It was presumed that the Endurance, crushed beyond repair, eventually sank under the ice, never to be seen again... Until today.

Starboard bow

Starboard bow - Credit: Falklands Maritime Heritage Trust and National Geographic


One hundred years after Shackleton’s death, Endurance was found at a depth of 3008 metres in the Weddell Sea, within the search area mapped by the expedition team before its departure from Cape Town. It was also about four miles south of the position originally recorded by Captain Worsley back in 1915.

The S.A. Agulhas II that carried the Endurance22 expedition

The S.A. Agulhas II that carried the Endurance22 expedition - Credit: Falklands Maritime Heritage Trust and James Blake

Taking part in the expedition were scientists from a variety of world leading research and educational institutions. Whilst the goal was to find the wreck, there was plenty of other research going on to learn more about climate change and the Antarctic environment. 

Mensun Bound, Director of Exploration on the expedition, said: 

“We are overwhelmed by our good fortune in having located and captured images of Endurance. This is by far the finest wooden shipwreck I have ever seen. It is upright, well proud of the seabed, intact, and in a brilliant state of preservation. You can even see 'Endurance' arced across the stern, directly below the taffrail.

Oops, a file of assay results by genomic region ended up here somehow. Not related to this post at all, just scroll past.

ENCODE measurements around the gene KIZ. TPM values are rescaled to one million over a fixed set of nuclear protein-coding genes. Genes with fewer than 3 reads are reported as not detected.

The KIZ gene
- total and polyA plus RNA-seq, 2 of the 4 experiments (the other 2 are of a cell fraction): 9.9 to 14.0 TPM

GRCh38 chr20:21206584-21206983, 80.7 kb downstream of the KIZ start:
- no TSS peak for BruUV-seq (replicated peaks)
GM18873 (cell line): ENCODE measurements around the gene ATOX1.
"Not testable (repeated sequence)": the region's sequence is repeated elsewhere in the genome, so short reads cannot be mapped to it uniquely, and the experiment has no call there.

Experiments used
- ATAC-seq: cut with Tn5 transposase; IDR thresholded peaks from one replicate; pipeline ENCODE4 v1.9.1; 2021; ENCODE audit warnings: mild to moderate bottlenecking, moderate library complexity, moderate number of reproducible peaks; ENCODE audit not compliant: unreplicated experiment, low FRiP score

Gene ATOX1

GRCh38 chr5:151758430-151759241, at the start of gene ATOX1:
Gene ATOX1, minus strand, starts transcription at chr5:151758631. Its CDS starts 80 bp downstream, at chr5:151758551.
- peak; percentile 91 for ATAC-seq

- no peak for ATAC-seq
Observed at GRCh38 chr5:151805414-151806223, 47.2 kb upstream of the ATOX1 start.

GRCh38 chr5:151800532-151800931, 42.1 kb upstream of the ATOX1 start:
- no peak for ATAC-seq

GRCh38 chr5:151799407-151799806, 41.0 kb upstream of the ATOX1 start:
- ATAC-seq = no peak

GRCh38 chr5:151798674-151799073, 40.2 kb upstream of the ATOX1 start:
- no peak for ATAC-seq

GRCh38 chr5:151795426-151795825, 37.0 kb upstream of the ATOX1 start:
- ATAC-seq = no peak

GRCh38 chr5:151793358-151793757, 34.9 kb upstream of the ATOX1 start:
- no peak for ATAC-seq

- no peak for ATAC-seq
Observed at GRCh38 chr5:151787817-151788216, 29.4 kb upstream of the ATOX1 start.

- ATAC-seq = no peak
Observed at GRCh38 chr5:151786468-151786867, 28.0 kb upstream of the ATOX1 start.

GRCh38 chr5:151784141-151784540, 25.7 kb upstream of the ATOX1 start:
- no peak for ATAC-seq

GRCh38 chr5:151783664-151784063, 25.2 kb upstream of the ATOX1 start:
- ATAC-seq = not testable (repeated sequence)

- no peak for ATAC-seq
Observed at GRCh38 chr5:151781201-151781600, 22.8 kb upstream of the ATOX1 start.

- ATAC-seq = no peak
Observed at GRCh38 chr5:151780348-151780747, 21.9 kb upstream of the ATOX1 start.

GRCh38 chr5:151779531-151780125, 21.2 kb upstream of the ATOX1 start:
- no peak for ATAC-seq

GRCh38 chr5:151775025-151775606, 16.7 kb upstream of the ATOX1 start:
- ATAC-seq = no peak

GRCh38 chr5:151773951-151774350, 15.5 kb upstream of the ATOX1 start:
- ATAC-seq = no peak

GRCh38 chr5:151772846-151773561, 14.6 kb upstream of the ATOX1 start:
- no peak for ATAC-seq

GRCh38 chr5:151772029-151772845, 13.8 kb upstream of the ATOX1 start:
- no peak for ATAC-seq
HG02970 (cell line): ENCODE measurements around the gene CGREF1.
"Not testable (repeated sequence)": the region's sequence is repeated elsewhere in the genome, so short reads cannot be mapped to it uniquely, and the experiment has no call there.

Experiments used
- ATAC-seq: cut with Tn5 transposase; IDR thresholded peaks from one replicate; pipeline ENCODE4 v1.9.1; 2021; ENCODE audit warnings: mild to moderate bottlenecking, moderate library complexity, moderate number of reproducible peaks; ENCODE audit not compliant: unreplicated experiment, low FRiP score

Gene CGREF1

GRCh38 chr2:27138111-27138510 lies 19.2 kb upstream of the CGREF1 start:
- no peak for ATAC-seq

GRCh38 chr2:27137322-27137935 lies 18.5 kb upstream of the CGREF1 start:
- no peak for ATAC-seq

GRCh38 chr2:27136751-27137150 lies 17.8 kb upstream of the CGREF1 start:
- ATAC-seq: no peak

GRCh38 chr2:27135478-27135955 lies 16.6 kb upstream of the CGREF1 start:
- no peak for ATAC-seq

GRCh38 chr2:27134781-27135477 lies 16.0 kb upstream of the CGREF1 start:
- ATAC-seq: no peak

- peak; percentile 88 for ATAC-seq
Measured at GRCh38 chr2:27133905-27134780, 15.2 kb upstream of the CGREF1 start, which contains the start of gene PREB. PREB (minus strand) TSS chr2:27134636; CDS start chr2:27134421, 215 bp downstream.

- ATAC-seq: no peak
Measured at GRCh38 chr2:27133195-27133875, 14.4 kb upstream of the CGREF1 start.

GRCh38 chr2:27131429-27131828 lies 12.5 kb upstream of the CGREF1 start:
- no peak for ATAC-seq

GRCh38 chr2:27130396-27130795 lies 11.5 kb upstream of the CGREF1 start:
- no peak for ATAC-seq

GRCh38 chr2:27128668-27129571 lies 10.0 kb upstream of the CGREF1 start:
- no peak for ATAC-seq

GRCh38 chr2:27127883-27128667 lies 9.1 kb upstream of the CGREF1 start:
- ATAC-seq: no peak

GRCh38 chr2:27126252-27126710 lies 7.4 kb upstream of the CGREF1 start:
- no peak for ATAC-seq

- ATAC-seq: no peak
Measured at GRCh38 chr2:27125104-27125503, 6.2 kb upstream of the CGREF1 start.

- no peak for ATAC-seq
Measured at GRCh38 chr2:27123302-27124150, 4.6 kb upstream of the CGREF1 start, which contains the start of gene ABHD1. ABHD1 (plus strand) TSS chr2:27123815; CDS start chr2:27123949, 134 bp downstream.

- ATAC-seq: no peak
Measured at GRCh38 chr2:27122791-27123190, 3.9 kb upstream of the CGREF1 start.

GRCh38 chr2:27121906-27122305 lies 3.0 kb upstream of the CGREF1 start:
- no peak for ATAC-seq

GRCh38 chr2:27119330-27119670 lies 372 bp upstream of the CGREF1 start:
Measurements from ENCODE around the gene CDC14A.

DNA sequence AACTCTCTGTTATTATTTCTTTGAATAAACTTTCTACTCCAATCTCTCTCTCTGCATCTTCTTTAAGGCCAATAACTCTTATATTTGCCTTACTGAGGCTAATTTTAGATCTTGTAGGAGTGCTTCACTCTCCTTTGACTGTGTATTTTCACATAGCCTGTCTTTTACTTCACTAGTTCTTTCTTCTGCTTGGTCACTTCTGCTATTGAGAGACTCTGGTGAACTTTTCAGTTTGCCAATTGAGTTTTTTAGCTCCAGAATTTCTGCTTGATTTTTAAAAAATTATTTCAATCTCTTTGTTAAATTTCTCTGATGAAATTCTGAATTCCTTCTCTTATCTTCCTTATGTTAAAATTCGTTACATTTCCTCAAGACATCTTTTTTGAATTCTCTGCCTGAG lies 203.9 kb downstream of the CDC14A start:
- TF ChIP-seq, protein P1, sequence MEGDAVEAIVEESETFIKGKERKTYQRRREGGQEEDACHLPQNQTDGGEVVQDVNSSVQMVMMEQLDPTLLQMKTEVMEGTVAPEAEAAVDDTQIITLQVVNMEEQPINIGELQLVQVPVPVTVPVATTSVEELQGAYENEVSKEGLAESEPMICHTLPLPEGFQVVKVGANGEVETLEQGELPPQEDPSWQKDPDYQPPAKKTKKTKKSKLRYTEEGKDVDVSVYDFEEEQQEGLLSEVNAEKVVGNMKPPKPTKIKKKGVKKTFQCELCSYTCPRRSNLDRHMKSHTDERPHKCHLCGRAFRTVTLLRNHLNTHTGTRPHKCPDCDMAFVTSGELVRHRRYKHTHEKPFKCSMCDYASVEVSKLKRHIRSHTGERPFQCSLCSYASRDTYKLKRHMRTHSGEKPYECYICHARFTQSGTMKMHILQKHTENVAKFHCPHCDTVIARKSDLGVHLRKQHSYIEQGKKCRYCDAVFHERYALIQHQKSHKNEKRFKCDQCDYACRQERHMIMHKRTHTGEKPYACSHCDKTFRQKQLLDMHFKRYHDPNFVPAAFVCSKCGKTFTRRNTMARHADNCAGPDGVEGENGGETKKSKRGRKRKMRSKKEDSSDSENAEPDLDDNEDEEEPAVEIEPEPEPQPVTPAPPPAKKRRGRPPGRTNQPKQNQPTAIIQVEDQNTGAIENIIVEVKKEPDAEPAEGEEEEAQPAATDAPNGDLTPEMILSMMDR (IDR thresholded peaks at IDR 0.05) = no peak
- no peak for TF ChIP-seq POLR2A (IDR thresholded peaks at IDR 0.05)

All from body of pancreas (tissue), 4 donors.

"This is a milestone in polar history.  However, it is not all about the past; we are bringing the story of Shackleton and Endurance to new audiences, and to the next generation, who will be entrusted with the essential safeguarding of our polar regions and our planet. We hope our discovery will engage young people and inspire them with the pioneering spirit, courage and fortitude of those who sailed Endurance to Antarctica.  

"We pay tribute to the navigational skills of Captain Frank Worsley, the Captain of the Endurance, whose detailed records were invaluable in our quest to locate the wreck.  I would like to thank my colleagues of The Falklands Maritime Heritage Trust for enabling this extraordinary expedition to take place, as well as Saab for their technology, and the whole team of dedicated experts who have been involved in this monumental discovery.”

A group of penguins watch on from the ice

The locals were also interested in the find - Credit: Falklands Maritime Heritage Trust and Nick Birtwistle

The Endurance wreck is protected as a Historic Site and Monument under the Antarctic Treaty, ensuring that whilst the wreck is being surveyed and filmed it will not be touched or disturbed in any way. A documentary is in production that will detail the entire story of how they came to find the Endurance. It will premiere in Autumn on National Geographic, before moving to Disney+.